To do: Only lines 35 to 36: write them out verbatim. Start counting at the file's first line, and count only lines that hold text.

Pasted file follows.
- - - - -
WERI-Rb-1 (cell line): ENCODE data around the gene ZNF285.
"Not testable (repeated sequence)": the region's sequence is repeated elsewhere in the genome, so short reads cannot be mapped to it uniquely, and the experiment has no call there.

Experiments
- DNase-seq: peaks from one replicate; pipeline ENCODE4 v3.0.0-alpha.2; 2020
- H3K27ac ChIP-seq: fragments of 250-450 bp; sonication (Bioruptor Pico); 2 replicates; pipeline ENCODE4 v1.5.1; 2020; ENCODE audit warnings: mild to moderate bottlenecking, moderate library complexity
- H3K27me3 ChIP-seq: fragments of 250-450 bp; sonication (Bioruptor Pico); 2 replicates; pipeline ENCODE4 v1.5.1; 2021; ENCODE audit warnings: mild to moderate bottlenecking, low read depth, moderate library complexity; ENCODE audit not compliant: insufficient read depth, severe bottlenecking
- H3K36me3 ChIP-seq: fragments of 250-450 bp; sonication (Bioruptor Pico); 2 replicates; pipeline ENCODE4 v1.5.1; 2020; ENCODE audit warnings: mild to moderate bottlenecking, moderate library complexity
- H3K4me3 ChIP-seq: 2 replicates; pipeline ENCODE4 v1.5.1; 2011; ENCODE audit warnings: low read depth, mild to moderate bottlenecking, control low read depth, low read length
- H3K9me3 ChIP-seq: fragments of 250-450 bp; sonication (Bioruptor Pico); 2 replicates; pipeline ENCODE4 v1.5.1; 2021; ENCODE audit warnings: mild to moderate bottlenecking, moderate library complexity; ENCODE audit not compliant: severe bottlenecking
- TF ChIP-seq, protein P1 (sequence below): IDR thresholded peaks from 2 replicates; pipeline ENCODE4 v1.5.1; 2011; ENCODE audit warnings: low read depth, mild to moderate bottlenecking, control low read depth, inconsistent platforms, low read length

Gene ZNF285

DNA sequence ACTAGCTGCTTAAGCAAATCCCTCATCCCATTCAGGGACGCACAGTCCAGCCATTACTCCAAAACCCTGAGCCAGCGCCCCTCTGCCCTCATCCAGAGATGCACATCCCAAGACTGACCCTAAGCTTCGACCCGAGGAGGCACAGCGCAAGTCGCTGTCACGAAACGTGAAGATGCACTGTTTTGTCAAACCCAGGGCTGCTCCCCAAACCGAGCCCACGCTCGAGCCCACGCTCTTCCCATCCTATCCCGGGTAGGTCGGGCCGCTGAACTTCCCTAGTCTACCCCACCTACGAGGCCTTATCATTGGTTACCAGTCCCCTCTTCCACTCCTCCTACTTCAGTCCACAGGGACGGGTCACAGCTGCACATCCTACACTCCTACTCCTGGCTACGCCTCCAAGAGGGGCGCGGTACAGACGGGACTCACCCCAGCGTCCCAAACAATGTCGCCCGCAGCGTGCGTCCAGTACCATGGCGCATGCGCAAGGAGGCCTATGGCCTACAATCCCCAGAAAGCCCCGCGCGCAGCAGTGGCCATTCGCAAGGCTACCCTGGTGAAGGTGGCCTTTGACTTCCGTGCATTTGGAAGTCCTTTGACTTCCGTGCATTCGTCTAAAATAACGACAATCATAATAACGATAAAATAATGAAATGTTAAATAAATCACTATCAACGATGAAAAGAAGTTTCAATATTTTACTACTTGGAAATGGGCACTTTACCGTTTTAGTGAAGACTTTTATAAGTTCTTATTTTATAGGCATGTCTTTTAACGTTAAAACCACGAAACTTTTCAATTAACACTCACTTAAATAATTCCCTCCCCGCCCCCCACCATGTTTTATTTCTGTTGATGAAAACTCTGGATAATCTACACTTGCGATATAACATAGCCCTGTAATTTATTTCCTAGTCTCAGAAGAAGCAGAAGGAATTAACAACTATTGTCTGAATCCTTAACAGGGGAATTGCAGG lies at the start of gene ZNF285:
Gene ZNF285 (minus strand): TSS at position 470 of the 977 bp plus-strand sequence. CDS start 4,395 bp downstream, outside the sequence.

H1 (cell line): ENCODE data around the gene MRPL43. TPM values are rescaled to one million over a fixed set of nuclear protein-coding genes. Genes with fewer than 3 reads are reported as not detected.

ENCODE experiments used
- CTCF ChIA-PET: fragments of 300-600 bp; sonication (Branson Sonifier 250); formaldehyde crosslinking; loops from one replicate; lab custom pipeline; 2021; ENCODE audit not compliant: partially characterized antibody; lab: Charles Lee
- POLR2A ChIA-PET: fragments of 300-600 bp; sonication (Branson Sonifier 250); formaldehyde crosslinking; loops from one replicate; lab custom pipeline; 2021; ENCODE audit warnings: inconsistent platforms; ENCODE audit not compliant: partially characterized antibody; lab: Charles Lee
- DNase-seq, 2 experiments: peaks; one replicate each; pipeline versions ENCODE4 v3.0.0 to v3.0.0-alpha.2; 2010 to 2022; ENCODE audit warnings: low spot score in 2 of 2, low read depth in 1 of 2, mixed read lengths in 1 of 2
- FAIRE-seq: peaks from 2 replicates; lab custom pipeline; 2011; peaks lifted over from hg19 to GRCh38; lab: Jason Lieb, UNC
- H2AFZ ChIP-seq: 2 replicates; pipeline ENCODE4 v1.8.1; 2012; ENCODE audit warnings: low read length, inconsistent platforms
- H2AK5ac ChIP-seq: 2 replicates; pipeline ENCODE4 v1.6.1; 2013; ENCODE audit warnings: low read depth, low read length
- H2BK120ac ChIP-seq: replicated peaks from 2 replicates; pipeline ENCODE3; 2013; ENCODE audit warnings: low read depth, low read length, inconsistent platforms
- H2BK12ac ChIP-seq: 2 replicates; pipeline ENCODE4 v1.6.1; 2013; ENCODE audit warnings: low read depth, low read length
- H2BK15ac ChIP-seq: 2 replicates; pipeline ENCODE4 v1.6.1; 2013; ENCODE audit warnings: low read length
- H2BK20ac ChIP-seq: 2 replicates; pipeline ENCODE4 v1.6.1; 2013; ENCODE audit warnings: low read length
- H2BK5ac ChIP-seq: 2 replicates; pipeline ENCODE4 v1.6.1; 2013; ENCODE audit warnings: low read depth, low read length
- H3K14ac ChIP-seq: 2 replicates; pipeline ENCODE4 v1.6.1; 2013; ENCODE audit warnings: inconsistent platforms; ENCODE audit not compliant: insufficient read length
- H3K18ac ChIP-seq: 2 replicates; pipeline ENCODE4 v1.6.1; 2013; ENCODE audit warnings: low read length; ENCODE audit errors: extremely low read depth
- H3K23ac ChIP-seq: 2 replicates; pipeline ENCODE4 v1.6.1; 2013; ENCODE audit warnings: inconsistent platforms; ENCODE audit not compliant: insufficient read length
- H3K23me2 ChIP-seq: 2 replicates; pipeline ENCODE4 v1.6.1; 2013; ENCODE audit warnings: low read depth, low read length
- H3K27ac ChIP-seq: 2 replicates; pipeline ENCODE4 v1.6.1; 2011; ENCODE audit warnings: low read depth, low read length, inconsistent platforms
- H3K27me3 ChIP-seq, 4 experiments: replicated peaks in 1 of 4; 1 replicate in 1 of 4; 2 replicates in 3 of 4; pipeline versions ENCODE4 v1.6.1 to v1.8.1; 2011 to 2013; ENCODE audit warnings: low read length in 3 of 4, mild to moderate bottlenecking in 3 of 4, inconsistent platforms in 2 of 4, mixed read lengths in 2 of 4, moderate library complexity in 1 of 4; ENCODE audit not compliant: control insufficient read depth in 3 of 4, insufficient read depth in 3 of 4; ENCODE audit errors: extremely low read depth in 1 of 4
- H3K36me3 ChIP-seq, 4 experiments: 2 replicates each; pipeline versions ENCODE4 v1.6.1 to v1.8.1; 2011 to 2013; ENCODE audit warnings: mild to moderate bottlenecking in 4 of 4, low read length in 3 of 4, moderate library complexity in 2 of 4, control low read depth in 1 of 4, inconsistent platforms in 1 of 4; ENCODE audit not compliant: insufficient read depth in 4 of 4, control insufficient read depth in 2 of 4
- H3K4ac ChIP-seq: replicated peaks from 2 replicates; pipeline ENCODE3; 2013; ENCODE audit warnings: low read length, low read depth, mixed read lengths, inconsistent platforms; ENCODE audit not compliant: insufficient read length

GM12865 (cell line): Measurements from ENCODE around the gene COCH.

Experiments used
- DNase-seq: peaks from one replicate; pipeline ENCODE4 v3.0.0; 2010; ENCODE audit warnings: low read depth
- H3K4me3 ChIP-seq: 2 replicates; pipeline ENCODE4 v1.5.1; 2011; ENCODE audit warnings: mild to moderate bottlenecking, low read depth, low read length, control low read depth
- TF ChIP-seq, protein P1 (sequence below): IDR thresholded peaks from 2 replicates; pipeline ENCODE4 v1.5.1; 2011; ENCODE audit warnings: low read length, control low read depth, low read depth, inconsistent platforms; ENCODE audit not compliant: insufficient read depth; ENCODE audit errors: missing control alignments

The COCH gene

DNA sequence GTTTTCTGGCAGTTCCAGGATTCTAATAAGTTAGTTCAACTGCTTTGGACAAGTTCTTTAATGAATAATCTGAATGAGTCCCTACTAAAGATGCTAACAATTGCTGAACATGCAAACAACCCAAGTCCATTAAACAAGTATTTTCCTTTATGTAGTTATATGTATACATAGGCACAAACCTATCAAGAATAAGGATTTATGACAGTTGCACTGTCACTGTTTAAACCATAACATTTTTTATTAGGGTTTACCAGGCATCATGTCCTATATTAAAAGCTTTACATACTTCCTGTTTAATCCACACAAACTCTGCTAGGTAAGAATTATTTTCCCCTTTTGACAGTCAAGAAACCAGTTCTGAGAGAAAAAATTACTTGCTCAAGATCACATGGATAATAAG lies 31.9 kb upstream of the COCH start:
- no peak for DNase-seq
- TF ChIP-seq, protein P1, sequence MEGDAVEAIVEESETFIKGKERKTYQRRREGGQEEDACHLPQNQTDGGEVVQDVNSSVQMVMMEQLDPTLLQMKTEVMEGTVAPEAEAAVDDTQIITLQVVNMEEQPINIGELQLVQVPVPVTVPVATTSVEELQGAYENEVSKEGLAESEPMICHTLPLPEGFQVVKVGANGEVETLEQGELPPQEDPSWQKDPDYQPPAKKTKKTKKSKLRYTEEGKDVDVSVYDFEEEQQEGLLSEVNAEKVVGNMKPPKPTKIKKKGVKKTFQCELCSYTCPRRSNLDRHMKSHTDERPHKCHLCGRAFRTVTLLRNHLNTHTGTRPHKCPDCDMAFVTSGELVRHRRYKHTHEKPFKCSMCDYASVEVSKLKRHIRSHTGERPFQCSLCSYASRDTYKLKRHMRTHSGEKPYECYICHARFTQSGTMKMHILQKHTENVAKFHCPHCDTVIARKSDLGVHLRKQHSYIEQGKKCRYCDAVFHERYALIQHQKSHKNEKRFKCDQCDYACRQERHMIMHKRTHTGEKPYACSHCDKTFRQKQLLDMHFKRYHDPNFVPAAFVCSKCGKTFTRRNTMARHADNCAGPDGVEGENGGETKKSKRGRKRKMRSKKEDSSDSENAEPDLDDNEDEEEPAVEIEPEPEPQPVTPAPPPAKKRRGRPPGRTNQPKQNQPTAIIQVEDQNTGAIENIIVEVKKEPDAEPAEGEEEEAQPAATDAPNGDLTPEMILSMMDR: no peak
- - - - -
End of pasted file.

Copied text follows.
GM12865 (cell line): Measurements from ENCODE around the gene COCH.

Experiments used